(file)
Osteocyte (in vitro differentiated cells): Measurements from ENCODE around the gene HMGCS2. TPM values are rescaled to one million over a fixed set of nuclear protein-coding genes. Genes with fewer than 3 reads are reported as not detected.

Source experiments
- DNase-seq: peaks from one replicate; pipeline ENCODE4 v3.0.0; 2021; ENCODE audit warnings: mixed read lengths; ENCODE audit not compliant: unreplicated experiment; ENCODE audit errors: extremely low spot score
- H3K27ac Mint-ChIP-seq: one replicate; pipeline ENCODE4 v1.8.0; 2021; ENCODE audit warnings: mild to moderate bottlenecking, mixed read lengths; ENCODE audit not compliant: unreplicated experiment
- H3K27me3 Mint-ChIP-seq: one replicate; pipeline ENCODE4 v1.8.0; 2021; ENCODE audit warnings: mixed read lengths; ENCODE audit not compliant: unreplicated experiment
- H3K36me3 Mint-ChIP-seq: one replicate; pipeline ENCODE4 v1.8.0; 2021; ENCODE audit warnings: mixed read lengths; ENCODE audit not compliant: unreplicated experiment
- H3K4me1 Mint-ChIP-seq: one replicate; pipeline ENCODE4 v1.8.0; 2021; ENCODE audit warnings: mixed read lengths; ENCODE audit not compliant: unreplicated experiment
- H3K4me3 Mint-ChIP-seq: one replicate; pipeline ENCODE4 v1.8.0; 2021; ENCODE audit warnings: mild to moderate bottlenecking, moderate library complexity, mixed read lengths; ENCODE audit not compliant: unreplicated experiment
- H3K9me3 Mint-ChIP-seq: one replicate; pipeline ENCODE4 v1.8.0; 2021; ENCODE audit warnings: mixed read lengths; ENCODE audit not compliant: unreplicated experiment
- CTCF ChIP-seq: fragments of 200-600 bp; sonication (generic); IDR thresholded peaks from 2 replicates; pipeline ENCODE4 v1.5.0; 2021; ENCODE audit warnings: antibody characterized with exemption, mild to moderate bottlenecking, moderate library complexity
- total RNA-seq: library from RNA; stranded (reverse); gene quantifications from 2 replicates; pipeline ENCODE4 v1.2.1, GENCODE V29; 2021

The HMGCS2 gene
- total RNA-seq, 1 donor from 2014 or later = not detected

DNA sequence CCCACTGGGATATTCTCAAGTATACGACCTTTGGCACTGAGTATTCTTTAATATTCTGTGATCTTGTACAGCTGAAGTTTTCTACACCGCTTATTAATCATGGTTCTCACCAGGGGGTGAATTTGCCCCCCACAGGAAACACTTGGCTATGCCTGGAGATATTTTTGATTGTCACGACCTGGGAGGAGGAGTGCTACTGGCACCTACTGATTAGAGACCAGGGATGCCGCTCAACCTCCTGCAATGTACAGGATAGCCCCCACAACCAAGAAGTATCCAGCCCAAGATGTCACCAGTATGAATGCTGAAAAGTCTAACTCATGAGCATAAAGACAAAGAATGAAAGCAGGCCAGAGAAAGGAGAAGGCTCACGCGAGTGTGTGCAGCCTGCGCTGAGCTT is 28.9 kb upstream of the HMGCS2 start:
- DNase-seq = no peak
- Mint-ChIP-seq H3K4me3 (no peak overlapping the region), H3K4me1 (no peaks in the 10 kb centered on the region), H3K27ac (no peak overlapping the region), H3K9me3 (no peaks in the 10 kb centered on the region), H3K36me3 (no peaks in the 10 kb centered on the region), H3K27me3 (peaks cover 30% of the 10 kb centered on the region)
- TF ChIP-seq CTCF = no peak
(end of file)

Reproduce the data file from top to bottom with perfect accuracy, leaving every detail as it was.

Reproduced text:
Osteocyte (in vitro differentiated cells): Measurements from ENCODE around the gene HMGCS2. TPM values are rescaled to one million over a fixed set of nuclear protein-coding genes. Genes with fewer than 3 reads are reported as not detected.

Source experiments
- DNase-seq: peaks from one replicate; pipeline ENCODE4 v3.0.0; 2021; ENCODE audit warnings: mixed read lengths; ENCODE audit not compliant: unreplicated experiment; ENCODE audit errors: extremely low spot score
- H3K27ac Mint-ChIP-seq: one replicate; pipeline ENCODE4 v1.8.0; 2021; ENCODE audit warnings: mild to moderate bottlenecking, mixed read lengths; ENCODE audit not compliant: unreplicated experiment
- H3K27me3 Mint-ChIP-seq: one replicate; pipeline ENCODE4 v1.8.0; 2021; ENCODE audit warnings: mixed read lengths; ENCODE audit not compliant: unreplicated experiment
- H3K36me3 Mint-ChIP-seq: one replicate; pipeline ENCODE4 v1.8.0; 2021; ENCODE audit warnings: mixed read lengths; ENCODE audit not compliant: unreplicated experiment
- H3K4me1 Mint-ChIP-seq: one replicate; pipeline ENCODE4 v1.8.0; 2021; ENCODE audit warnings: mixed read lengths; ENCODE audit not compliant: unreplicated experiment
- H3K4me3 Mint-ChIP-seq: one replicate; pipeline ENCODE4 v1.8.0; 2021; ENCODE audit warnings: mild to moderate bottlenecking, moderate library complexity, mixed read lengths; ENCODE audit not compliant: unreplicated experiment
- H3K9me3 Mint-ChIP-seq: one replicate; pipeline ENCODE4 v1.8.0; 2021; ENCODE audit warnings: mixed read lengths; ENCODE audit not compliant: unreplicated experiment
- CTCF ChIP-seq: fragments of 200-600 bp; sonication (generic); IDR thresholded peaks from 2 replicates; pipeline ENCODE4 v1.5.0; 2021; ENCODE audit warnings: antibody characterized with exemption, mild to moderate bottlenecking, moderate library complexity
- total RNA-seq: library from RNA; stranded (reverse); gene quantifications from 2 replicates; pipeline ENCODE4 v1.2.1, GENCODE V29; 2021

The HMGCS2 gene
- total RNA-seq, 1 donor from 2014 or later = not detected

DNA sequence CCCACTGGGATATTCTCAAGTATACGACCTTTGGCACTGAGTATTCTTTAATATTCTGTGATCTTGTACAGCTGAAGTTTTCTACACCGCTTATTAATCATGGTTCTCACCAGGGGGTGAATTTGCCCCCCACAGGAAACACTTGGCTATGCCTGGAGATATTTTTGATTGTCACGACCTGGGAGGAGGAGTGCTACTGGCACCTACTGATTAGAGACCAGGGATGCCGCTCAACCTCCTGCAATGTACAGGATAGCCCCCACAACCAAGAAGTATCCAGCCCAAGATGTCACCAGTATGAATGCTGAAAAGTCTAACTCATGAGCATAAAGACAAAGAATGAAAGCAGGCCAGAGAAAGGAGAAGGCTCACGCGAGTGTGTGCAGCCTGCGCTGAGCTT is 28.9 kb upstream of the HMGCS2 start:
- DNase-seq = no peak
- Mint-ChIP-seq H3K4me3 (no peak overlapping the region), H3K4me1 (no peaks in the 10 kb centered on the region), H3K27ac (no peak overlapping the region), H3K9me3 (no peaks in the 10 kb centered on the region), H3K36me3 (no peaks in the 10 kb centered on the region), H3K27me3 (peaks cover 30% of the 10 kb centered on the region)
- TF ChIP-seq CTCF = no peak